Tracey Emin’s art is one of disclosure, using events from her personal life as inspiration for her work. ‘Baby Things’, Emin’s perfect bronze simulacra of baby clothes, can be found tucked underneath benches, hanging from railings and lying by the kerb. Exuding an aura of the forlorn and dejected, they are poignant reminders of Folkestone’s high teenage pregnancy rate, which is similar to that of Margate, Emin’s home town.
Tracey Emin is renowned for the art of intimacy, often displaying details of close personal relationships and significant events in her life, in a way that can convey both fearlessness and fragility. Folkestone is a place with which she felt a great affinity, and Emin’s contribution to the Triennial in 2008 had a poignancy that reflects a fine tuned sensitivity to the realities of growing up in a Kent coastal town. Several items of baby clothing, cast in bronze and painted to resemble exactly their original form, dangle limply from railings and benches, or lie as if lost on the roadsides and pavements of the town.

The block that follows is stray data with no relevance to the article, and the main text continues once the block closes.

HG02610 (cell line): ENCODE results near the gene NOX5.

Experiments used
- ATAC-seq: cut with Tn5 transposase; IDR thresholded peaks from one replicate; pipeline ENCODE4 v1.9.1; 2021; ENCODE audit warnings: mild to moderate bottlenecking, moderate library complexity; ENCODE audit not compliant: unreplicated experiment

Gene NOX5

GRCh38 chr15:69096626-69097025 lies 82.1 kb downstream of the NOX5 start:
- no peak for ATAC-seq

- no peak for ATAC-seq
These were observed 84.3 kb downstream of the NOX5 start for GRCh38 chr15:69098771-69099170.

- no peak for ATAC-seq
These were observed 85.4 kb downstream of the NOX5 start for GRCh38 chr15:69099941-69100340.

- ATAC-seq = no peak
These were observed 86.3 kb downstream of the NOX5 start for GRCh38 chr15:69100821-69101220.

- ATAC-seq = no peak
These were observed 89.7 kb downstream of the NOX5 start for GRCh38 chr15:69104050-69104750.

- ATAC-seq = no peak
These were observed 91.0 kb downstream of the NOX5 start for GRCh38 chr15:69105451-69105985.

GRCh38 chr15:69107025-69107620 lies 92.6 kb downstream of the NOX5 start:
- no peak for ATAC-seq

Emin’s own teenage sexual experiences in Margate have formed the foundation for several of her works. Even those that don’t refer directly to her teenage years are often characterized by a mix of defiance and vulnerability that suggest a strong emotional connection back to her adolescence.